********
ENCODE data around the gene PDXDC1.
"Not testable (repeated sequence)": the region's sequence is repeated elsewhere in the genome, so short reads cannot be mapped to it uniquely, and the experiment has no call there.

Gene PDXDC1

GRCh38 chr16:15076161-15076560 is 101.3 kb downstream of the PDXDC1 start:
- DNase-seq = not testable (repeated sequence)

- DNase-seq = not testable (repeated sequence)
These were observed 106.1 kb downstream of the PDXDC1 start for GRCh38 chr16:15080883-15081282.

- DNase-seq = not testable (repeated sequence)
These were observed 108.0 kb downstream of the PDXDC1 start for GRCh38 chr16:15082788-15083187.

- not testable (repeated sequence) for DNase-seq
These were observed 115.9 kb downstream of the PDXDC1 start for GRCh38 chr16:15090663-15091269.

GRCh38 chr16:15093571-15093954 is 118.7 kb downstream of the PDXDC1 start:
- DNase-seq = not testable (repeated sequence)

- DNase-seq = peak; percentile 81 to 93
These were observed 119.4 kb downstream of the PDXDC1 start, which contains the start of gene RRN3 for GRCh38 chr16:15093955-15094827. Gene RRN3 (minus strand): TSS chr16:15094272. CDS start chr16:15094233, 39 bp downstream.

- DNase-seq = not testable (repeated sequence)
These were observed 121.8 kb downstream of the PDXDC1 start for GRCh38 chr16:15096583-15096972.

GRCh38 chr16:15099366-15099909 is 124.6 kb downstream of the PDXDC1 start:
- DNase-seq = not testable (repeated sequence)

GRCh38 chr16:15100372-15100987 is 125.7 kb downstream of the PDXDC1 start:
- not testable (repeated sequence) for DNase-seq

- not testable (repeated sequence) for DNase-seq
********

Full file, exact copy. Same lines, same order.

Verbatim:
ENCODE data around the gene PDXDC1.
"Not testable (repeated sequence)": the region's sequence is repeated elsewhere in the genome, so short reads cannot be mapped to it uniquely, and the experiment has no call there.

Gene PDXDC1

GRCh38 chr16:15076161-15076560 is 101.3 kb downstream of the PDXDC1 start:
- DNase-seq = not testable (repeated sequence)

- DNase-seq = not testable (repeated sequence)
These were observed 106.1 kb downstream of the PDXDC1 start for GRCh38 chr16:15080883-15081282.

- DNase-seq = not testable (repeated sequence)
These were observed 108.0 kb downstream of the PDXDC1 start for GRCh38 chr16:15082788-15083187.

- not testable (repeated sequence) for DNase-seq
These were observed 115.9 kb downstream of the PDXDC1 start for GRCh38 chr16:15090663-15091269.

GRCh38 chr16:15093571-15093954 is 118.7 kb downstream of the PDXDC1 start:
- DNase-seq = not testable (repeated sequence)

- DNase-seq = peak; percentile 81 to 93
These were observed 119.4 kb downstream of the PDXDC1 start, which contains the start of gene RRN3 for GRCh38 chr16:15093955-15094827. Gene RRN3 (minus strand): TSS chr16:15094272. CDS start chr16:15094233, 39 bp downstream.

- DNase-seq = not testable (repeated sequence)
These were observed 121.8 kb downstream of the PDXDC1 start for GRCh38 chr16:15096583-15096972.

GRCh38 chr16:15099366-15099909 is 124.6 kb downstream of the PDXDC1 start:
- DNase-seq = not testable (repeated sequence)

GRCh38 chr16:15100372-15100987 is 125.7 kb downstream of the PDXDC1 start:
- not testable (repeated sequence) for DNase-seq

- not testable (repeated sequence) for DNase-seq